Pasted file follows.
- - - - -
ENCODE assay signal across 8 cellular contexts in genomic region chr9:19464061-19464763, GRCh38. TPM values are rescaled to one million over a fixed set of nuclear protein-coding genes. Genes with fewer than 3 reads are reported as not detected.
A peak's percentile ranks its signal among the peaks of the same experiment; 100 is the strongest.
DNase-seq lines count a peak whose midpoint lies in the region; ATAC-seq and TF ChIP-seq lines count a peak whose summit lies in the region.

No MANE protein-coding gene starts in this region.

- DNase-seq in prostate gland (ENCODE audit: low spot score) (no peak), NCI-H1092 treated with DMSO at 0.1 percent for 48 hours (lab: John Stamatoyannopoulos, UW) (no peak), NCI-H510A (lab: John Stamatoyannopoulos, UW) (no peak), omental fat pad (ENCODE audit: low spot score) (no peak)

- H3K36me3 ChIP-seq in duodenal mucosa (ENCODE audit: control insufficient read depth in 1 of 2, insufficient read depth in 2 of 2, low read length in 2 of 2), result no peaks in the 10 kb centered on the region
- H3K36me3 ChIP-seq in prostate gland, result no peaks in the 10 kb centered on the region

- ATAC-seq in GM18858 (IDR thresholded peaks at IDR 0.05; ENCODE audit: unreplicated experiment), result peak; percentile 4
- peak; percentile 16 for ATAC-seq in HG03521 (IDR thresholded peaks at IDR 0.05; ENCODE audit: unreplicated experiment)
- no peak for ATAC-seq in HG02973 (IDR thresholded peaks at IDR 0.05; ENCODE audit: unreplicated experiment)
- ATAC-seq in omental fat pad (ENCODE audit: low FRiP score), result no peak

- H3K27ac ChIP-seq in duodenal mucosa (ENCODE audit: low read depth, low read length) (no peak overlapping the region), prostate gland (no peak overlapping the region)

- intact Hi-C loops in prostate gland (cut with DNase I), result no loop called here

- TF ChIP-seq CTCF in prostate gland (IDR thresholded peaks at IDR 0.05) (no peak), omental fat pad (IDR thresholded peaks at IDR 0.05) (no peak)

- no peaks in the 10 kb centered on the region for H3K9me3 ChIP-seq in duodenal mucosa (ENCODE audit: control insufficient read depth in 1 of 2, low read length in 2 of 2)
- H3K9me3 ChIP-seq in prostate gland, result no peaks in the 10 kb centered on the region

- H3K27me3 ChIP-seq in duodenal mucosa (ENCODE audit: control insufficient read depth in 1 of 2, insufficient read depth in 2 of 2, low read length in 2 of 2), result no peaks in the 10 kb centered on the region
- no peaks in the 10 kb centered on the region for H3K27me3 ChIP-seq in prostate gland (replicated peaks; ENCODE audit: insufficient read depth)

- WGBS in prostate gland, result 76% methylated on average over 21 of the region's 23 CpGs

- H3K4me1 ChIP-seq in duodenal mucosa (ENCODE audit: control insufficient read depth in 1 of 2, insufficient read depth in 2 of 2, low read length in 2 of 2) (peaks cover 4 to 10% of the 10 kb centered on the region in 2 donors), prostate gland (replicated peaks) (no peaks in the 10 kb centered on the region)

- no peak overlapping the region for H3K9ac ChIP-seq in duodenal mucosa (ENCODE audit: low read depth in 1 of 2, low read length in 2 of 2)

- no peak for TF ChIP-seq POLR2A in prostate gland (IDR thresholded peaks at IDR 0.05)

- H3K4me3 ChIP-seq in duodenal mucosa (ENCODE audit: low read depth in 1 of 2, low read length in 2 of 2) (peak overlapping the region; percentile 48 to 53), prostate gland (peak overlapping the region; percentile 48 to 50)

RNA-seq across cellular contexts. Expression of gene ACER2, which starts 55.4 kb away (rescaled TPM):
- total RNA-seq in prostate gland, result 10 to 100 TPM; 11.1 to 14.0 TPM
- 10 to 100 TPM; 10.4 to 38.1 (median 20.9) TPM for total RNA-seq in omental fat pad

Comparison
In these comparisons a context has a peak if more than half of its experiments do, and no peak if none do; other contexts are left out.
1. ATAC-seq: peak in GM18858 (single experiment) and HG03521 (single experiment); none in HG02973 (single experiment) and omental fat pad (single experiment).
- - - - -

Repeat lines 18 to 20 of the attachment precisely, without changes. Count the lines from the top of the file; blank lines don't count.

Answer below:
- no peaks in the 10 kb centered on the region for H3K27me3 ChIP-seq in prostate gland (replicated peaks; ENCODE audit: insufficient read depth)

- WGBS in prostate gland, result 76% methylated on average over 21 of the region's 23 CpGs

- H3K4me1 ChIP-seq in duodenal mucosa (ENCODE audit: control insufficient read depth in 1 of 2, insufficient read depth in 2 of 2, low read length in 2 of 2) (peaks cover 4 to 10% of the 10 kb centered on the region in 2 donors), prostate gland (replicated peaks) (no peaks in the 10 kb centered on the region)